captioning books

YouTube: Captioning Someone Else’s YouTube Videos Using JWPlayer

We’ve had articles about this topic in our CaptionSync Support Center knowledge base for quite awhile, but recently we had a request from our friends at WebAIM to make a publicly available post about the process that could be shared with people who don’t have a CaptionSync account. I think that’s an excellent idea, and I have to apologize for not getting this posted sooner.

Captioning your own YouTube video is pretty straight-forward. But YouTube does not allow you to add a caption file if you are not the video owner. Fortunately, there is a work-around for this. JW Player provides a nice way of adding captioning to any YouTube video. This tutorial shows you exactly how to do this.

If you are creating your own video content and publishing it on YouTube, it is relatively straightforward to add closed captions by uploading a caption file and associating it with the video. But YouTube does not allow you to add a caption file if you are not the video owner. Fortunately JW Player from LongTail Video provides an easy way to add captions to any YouTube video. This tutorial walks you through the steps required to display closed captions for videos on YouTube, using JW Player and closed caption files in DFXP (sometimes referred to as TTML) format.

Requirements:

To use this method you need just two things: JW Player version 6.0 or higher installed on a webserver, and caption file(s) in either DFXP or SRT format, stored on the same webserver. Download and installation instructions for JW Player can be found here.

Embedding Videos with Closed Captions:

  1. Upload the caption file that you have created for the video to the same webserver where you installed JW Player. You may want to have a separate subdirectory for all of your caption files.
  2. Create an embed code, that references your instance of JW Player, the YouTube video that you have captioned, and the caption file.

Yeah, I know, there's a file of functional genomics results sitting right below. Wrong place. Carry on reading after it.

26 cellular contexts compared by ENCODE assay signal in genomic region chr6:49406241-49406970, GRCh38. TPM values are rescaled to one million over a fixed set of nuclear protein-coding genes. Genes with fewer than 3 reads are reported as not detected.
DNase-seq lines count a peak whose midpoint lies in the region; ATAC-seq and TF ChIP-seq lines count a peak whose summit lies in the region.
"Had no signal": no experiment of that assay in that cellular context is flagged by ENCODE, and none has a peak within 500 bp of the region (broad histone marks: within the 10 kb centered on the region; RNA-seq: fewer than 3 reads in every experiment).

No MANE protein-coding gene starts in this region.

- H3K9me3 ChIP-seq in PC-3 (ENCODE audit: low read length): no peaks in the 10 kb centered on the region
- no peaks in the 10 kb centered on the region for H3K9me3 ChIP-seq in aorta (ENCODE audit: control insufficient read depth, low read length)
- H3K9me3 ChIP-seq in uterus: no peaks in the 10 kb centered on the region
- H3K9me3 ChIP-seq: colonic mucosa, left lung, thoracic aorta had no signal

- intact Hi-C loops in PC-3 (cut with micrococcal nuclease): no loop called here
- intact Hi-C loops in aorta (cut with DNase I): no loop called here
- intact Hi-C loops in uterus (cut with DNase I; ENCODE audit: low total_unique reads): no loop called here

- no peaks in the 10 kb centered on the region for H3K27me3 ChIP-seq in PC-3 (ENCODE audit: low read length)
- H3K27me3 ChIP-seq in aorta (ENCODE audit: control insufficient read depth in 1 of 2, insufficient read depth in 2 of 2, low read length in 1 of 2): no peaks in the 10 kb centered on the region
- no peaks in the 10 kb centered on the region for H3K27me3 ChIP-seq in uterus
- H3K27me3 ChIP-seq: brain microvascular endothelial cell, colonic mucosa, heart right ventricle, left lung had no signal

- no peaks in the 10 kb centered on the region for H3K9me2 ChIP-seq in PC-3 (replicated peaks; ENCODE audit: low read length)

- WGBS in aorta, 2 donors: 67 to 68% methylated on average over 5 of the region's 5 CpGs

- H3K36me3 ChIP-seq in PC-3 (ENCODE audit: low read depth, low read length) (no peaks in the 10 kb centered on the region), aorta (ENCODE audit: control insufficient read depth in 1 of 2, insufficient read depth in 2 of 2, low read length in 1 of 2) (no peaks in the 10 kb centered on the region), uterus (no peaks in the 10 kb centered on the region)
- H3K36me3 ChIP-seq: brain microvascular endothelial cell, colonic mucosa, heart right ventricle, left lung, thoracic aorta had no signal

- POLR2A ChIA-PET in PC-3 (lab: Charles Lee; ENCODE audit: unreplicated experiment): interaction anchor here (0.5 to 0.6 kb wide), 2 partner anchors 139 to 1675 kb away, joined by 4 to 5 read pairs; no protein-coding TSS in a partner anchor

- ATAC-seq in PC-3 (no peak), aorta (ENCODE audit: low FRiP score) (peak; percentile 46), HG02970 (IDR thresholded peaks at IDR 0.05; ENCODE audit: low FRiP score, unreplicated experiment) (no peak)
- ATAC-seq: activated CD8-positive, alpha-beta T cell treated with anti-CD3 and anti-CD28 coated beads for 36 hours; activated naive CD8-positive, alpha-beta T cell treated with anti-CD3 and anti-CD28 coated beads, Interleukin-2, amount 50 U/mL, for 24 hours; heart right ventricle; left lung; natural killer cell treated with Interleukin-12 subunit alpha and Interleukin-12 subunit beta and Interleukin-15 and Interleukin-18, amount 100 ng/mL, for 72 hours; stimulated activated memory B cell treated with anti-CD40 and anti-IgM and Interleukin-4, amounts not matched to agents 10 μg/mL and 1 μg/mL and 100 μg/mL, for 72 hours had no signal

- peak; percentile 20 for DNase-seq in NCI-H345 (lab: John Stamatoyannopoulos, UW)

3. Save the embed code on a web page on your website or learning management system.

Here is an example:

<script type="text/javascript" src="http://uni.edu/jw/jwplayer.js">
</script>
<div id='mediaplayer'></div>
<script type="text/javascript">
  jwplayer('mediaplayer').setup({
     width: 480,
     height: 360,
     controlbar: "bottom",
     playlist: [{
        captions:
          [{file: "http://uni.edu/jw6/captions/nbc.dfxp.xml", 
             label: "English"}],
        file:"http://www.youtube.com/watch?v=-spgUfGFTSY"
     }]
});
</script>

The three portions highlighted in Bold and Italic should be replaced with URLs specific to your installation and the particular video and caption file:

  • jwplayer.js: The URL to the jwplayer.js file, installed as part of your JW Player installation.
  • file: The first file parameter should be replaced with the URL to the caption file created for this video. The second file parameter should be replaced with the URL to the YouTube video. Note that the caption file should be on the same webserver as the JW Player files. If they are not, you will need to use a crossdomain.xml file, as explained here on the Caption Plugin Reference Guide.

Once you have JW Player up and running on a webserver and your initial video displaying with captions, captioning other YouTube videos can be accomplished very simply by submitting the video to CaptionSync, uploading the caption file to your web server, and creating a new embed code with references to the YouTube video and the caption file.

If you are doing a lot of these I can envision some extensions to this that would make the process easier for your users who are captioning these videos and using them in courses or on their own web pages:

  1. You could create an upload form that allows an authenticated user to upload a caption file to your server.
  2. Users could paste in a YouTube URL, and any other desired parameters such as video width and height, and you could generate a formatted embed code like the example above for them to paste into their page.

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